Supply chain breaks, farmers in distress

Due to the lockdown in the country, Biradar could not transport his produce to either Latur or Kalaburagi. Frustrated, he ended his life.

Published: 01st April 2020 03:48 AM  |   Last Updated: 01st April 2020 03:08 PM   |  A+A-

By Express News Service

KALABURAGI: Chandrakant Biradar (47), who had grown watermelon on his farmland, measuring 1 acre and 31 guntas, at Lad-Chincholi village of Aland taluk, committed suicide on Monday evening. He hanged himself from a tree in his field.

Biradar, who used to sell watermelon to wholesale merchants of neighbouring Latur in Maharashtra and Kalaburagi, had borrowed Rs 5 lakh from Axis Bank and Rs 5 lakh from private moneylenders.
Due to the lockdown in the country, Biradar could not transport his produce to either Latur or Kalaburagi. Frustrated, he ended his life. A case of unnatural death was registered at Narona police station.

A number of organisations connected to farmers have urged the government to lift fruits and vegetables and make arrangements to sell them, as they are perishable commodities. This is the second suicide in Kalyan Karnataka region due to the lockdown. On Sunday, a person committed suicide at Bhalki town of Bidar district, allegedly because of non-availability of liquor.

In Alagondanahalli village of Challakere taluk, in Chitradurga district, Basavaraj has grown watermelon and muskmelon on 3 acres of land. Despite stressed water resources, he got a bumper crop and was hoping for a good profit. However, the COVID-19 lockdown has dashed his dreams.This is the case with many farmers here who have cultivated vegetables, watermelon, muskmelon, chikkoo, sweet lime and other fruits. The farmers, who fear imminent loss, are wary of harvesting their produce, and prefer to let them rot in the fields.

Though there is a great demand for vegetables and fruits in the market, the supply chain has been broken, leading to reduced supply and a sharp rise in prices. “I am requesting the government to help me transport my produce to Bengaluru so that I can earn a good price for my melons,” requested Basavaraj.

At Kaluvehalli, Thippeswamy had grown onions before the lockdown was announced. “I got the onions picked and packed and am waiting to be sent to Yeshwanthpur market, but the government has not issued passes for transportation. If I don’t get passes in another two days, the crop will start deteriorating,” said Thippeswamy. Dr Savitha, deputy director, horticulture department, told TNIE, “The department has decided to issue passes for transportation of fruits, vegetables and onions, considering their perishable nature. We have issued about 150 passes till now.”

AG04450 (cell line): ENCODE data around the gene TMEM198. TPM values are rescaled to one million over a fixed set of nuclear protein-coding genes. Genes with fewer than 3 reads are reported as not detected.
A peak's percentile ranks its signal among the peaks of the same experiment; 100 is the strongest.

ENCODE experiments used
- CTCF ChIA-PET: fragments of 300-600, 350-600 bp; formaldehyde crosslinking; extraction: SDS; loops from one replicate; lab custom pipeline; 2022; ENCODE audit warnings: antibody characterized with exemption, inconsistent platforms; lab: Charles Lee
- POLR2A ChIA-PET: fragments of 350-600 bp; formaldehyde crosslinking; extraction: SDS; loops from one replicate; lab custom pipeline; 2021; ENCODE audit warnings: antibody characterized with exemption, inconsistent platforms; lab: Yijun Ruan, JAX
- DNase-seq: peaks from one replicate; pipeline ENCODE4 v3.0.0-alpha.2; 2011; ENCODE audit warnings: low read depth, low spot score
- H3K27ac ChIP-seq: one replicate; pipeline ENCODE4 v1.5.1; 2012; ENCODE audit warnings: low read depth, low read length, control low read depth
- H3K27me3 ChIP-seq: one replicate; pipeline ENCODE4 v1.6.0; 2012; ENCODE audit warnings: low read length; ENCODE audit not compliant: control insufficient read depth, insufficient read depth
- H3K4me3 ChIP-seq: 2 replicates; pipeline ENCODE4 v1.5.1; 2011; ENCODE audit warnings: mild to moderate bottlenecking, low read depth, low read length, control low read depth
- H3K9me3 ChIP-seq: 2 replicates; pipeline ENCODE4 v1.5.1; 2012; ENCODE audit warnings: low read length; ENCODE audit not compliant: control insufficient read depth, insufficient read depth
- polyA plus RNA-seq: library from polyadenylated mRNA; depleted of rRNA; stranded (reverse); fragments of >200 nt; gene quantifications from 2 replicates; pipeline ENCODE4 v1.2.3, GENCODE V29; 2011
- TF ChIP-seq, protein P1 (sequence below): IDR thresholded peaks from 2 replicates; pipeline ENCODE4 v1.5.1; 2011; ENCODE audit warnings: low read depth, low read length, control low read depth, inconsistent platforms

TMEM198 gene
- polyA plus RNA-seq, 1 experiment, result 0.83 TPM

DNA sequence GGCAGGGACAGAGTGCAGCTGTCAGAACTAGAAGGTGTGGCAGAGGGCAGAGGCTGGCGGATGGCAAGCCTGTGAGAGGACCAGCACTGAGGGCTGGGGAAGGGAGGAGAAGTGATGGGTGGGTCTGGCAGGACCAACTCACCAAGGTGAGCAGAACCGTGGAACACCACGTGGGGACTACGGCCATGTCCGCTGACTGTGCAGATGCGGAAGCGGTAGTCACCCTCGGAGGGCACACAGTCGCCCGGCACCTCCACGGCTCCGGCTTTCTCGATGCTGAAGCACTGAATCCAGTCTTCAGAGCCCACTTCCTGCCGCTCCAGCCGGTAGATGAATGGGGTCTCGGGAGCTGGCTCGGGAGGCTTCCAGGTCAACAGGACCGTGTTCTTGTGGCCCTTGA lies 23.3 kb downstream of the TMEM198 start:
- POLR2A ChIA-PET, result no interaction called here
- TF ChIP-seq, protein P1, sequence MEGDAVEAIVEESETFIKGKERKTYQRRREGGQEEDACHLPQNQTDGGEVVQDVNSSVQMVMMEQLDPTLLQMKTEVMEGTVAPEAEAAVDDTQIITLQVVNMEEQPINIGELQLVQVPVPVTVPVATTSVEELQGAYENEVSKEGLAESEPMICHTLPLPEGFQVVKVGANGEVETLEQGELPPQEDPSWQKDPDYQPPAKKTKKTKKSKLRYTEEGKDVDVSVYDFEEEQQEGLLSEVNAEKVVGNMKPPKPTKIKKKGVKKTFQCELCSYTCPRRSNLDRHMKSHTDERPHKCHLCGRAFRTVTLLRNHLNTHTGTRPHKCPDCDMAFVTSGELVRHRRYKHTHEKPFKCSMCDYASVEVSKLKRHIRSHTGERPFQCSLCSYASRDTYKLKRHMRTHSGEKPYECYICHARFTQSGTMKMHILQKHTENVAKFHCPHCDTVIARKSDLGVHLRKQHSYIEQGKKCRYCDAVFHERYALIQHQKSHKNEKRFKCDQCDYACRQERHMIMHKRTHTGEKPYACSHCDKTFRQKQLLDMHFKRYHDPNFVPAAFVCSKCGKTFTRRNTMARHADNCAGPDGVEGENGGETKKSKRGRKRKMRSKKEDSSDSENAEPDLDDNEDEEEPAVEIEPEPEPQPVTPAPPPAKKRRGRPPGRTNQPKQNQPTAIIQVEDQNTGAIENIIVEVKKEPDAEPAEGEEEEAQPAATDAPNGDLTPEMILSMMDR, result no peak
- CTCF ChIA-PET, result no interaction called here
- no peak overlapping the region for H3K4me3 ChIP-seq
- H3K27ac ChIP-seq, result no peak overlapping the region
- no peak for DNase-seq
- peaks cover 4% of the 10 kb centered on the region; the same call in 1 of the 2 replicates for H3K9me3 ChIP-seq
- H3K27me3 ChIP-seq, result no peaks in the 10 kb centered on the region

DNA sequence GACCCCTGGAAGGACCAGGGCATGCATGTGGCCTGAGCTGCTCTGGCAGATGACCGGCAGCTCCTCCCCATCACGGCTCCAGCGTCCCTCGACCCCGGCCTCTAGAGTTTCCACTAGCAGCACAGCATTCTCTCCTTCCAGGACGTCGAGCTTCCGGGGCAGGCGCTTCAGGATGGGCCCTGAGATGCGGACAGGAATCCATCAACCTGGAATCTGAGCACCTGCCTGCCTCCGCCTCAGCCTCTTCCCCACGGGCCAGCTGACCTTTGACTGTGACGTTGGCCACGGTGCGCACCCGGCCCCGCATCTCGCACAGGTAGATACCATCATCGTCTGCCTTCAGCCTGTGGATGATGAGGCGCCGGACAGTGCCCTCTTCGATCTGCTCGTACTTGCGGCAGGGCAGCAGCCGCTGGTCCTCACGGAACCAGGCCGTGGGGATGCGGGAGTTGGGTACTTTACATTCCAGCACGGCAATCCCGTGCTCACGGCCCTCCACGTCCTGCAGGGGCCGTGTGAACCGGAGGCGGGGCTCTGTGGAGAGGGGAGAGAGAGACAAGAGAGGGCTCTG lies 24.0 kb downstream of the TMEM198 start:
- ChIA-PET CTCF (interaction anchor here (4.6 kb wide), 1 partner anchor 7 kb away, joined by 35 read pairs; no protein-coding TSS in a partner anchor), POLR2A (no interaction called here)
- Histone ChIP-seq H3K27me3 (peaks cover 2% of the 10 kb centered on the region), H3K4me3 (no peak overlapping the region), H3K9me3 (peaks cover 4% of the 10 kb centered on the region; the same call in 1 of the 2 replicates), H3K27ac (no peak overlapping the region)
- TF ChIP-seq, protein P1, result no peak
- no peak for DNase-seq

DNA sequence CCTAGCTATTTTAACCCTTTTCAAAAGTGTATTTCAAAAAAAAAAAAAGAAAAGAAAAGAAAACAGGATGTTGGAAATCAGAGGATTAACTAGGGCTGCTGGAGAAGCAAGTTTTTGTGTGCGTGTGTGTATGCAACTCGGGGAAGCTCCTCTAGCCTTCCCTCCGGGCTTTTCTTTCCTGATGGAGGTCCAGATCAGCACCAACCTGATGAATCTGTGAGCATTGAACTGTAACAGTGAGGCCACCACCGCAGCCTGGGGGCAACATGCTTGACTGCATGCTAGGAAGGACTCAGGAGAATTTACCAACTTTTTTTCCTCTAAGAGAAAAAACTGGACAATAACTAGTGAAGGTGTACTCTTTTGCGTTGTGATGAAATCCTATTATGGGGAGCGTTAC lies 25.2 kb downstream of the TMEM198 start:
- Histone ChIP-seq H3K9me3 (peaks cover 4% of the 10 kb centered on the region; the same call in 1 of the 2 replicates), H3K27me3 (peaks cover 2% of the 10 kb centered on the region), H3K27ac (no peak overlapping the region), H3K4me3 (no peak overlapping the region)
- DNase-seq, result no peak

The passes are being issued by tahsildars of taluks on the recommendation of the horticulture department. Farmers can transport vegetables, onion and fruits to markets in local areas, district headquarters, outside district and even inter-state, from Tuesday afternoon, she added.  In Belagavi district, the lockdown forced Ramesh Mayannache of Kadoli village to run his tractor through his fields on Tuesday, crushing the cabbage crop.

Mayannache was expecting a good price for his crop, but when it was ready to be harvested, the government announced the lockdown, which had a cascading effect on the wholesale vegetable market. The export of vegetables from Belagavi market to Goa, Maharashtra and other places has stopped. “I realised there is no use harvesting and sending the cabbage to the market, so I decided to crush it in the fields, it will turn into a bio-fertiliser,”

Why a river runs white

It is a telling comment on the distress of dairy farmers of the region. The Ghataprabha, the lifeline of the region, runs white in Raibag taluk of Belagavi district. On Tuesday, Shivanand Madar, a milkman from Raibag, found out that dairies in Kudachi were closed, and transport had been suspended. He and his workers dumped about 1,500 litres of milk into the Ghataprabha left bank canal. “But I have to pay Rs 34 per litre to farmers who supplied it. It’s a loss of nearly Rs 1 lakh. If the situation remains grim, those in this business will suffer. The government should streamline this essential service,” he said. Madar collects about 2,000-2,500 litres of cow and buffalo milk from farmers in Palabhavi village daily, and sells them to dairies in Kudachi town. From there, the milk is supplied to Goa and some parts of Maharashtra to prepare paneer and other milk products.

Agriculture war rooms to help farmers

Bengaluru: The state government will issue green passes for vehicles which supply fertilisers and seeds, for vehicles which transport farm produce between states, except Kerala, said agriculture minister BC Patil. He also said the state government would set up an Agri war room at the agriculture department office in every district to help farmers resolve any issues that crop up. These offices will function between 8am and 8pm every day. “In the past two days I received more than 2,000 calls  about farmer-related issues. We have therefore decided to set up Agri war rooms in each district, so that farmers can get their issues solved at their head quarters,” Patil said.

(Inputs from Ramkrishna Badseshi in Kalaburagi, G Subhash Chandra in Chitradurga/ Davanagere, Sunil Patil in Belagavi)

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